Exchange Server, SharePoint Server, and Skype for Business Server will become subscription licenses after Version 2019. That announcement was made by Microsoft last year, with the timeframe of announcing the details after Windows Server 2022 was released. Windows Server 2022 was released on September 6, 2021, but, as of this writing, details remain undisclosed.
What we do know is this:
- The next version of Exchange Server will support in-place upgrades from Exchange Server 2019 for a period of approximately two (2) years following release.
- Microsoft is encouraging its customer to upgrade to Version 2019 because the migration to the new version is an in-place upgrade. However, Microsoft will support upgrades from the prior two (2) Versions: 2013 and 2016. By doing this, Microsoft believes that this is the last forklift upgrade that ever needs to be done.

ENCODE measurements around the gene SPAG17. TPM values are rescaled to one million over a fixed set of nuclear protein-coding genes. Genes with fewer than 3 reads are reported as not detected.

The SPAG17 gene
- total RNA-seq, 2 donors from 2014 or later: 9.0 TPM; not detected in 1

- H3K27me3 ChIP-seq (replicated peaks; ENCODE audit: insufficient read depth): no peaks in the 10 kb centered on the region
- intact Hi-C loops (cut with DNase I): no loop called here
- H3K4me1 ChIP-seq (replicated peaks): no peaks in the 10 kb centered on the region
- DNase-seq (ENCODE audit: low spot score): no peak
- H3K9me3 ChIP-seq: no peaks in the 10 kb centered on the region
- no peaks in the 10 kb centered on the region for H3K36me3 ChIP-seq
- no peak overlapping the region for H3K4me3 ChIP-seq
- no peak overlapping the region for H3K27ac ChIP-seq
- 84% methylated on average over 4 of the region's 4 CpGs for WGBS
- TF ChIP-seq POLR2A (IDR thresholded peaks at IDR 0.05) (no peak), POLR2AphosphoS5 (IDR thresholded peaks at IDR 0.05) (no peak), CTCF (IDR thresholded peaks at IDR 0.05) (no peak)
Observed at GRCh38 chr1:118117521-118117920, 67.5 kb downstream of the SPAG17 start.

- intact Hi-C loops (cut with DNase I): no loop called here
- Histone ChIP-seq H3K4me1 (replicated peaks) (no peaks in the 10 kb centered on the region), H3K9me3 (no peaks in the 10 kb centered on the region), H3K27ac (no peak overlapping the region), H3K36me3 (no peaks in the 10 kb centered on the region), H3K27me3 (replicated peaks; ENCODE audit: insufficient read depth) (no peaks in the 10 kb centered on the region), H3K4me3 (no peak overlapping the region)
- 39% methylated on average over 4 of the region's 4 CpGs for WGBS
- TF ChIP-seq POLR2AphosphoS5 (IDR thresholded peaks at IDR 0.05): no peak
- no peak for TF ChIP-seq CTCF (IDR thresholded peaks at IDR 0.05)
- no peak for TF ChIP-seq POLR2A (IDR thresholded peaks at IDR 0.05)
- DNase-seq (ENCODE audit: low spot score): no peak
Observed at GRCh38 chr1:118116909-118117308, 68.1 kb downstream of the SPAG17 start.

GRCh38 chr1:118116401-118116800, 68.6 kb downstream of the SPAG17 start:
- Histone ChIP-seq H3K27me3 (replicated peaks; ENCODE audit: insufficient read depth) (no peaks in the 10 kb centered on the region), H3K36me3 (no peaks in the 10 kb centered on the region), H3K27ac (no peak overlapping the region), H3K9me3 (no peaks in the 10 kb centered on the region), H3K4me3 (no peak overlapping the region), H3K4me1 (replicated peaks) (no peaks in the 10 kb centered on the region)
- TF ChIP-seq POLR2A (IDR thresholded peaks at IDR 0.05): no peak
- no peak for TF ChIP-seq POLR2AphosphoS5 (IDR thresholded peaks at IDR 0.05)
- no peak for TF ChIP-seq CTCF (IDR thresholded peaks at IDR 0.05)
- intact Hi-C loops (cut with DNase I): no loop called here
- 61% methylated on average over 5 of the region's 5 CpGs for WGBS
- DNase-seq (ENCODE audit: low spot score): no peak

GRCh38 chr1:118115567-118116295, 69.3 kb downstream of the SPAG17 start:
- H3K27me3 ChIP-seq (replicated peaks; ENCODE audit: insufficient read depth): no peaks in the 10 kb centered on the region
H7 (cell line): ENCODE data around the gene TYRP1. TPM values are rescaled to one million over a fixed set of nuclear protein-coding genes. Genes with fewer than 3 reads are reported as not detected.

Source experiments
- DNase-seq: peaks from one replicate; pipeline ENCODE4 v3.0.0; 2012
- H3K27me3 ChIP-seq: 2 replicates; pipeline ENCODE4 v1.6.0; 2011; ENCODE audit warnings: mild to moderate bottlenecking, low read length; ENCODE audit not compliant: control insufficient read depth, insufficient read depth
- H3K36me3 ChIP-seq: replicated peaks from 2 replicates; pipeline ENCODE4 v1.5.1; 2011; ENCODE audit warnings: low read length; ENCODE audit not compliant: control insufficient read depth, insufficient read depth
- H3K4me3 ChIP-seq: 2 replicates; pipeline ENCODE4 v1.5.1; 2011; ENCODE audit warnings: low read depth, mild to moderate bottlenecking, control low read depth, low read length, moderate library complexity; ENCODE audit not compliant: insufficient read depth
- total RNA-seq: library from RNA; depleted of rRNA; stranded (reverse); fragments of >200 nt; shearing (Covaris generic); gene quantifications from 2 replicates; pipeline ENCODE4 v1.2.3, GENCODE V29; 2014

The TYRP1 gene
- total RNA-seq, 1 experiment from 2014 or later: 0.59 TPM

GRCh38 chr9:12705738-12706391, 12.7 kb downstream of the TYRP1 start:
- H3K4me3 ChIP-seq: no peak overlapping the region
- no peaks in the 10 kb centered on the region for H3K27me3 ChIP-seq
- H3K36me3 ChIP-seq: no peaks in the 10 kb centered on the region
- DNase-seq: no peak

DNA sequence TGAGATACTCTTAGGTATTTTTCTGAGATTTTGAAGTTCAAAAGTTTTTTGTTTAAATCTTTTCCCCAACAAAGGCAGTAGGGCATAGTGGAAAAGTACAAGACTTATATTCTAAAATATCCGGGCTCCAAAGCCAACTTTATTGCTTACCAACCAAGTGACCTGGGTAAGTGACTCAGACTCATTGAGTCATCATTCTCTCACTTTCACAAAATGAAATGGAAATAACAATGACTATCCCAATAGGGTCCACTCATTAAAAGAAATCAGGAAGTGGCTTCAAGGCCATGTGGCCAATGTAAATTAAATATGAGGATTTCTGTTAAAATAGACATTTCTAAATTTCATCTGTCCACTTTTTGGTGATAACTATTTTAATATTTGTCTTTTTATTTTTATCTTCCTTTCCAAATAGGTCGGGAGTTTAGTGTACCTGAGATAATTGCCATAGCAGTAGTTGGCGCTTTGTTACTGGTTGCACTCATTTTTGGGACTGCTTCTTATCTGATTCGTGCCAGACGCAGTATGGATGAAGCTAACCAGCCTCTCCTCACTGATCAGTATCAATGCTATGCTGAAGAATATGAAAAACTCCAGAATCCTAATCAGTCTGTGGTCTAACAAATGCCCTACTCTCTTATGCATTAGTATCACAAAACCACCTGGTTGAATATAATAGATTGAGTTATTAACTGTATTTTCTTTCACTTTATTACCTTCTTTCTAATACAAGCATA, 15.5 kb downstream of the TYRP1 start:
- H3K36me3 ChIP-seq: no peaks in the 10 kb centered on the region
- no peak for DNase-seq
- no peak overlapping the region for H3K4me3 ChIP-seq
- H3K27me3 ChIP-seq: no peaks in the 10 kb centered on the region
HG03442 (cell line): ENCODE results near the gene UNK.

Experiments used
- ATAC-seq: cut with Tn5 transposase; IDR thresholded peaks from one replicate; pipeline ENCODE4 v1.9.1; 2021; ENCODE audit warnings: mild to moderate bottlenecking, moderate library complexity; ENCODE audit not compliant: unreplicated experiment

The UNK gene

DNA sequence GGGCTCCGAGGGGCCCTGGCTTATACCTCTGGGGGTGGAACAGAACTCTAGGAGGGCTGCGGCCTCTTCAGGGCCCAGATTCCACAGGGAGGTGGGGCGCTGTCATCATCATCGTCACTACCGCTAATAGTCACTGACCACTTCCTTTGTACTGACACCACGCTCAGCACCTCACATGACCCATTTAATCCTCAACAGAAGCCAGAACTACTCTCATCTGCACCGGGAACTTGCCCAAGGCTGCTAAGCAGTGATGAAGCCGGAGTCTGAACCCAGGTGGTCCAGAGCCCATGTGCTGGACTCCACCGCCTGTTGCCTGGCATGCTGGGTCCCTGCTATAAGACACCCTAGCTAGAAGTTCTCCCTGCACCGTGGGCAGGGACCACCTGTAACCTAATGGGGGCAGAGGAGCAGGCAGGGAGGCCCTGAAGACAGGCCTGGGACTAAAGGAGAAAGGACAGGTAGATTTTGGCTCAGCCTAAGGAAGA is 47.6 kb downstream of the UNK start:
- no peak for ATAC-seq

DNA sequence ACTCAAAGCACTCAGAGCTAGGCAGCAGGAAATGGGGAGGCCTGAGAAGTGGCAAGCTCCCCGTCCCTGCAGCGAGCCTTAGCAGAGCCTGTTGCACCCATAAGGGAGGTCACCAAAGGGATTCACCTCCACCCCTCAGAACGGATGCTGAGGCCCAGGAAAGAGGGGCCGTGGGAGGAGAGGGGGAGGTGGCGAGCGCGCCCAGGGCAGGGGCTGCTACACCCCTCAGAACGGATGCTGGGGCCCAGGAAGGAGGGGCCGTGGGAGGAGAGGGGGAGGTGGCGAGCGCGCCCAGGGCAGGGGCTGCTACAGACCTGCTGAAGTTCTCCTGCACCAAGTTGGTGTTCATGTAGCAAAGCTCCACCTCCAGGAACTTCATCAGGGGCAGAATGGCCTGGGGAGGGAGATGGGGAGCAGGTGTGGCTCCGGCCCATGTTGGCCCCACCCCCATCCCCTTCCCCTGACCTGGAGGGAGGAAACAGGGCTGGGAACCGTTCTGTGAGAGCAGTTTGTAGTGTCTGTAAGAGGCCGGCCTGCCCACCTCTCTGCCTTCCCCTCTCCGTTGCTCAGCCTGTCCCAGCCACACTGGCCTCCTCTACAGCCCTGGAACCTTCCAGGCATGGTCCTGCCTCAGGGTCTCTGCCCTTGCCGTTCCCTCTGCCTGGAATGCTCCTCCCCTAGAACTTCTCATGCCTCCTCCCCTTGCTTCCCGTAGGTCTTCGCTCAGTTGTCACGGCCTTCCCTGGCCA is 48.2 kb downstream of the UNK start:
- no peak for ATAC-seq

- As of today, the following lifecycle dates are in place:
|Exchange Server 2019||10/22/2018||1/9/2024||10/14/2025|
|SharePoint Server 2019||10/22/2018||1/9/2024||7/14/2026|
|Skype for Business Server 2019||10/22/2018||1/9/2024||10/14/2025|
- The ongoing subscription entitles the customer to updates and support.
Read that last bullet again. And focus in on the word “ongoing”. This means that the customer will have to remit subscription fees forever. Without doing that, not only updates and support end, so does the customer’s right-to-use the product (unless Microsoft changes the rules around subscriptions). This would cause a reversion back to pre-vNext convention days. And if some time has passed, these products could be well beyond their support dates.
Miro’s suggestion is two-fold:
- Watch this space for more to come on the subscription agreements that will govern Exchange Server, SharePoint Server, and Skype for Business Server; and,
- Engage a trusted provider to help you work through the details.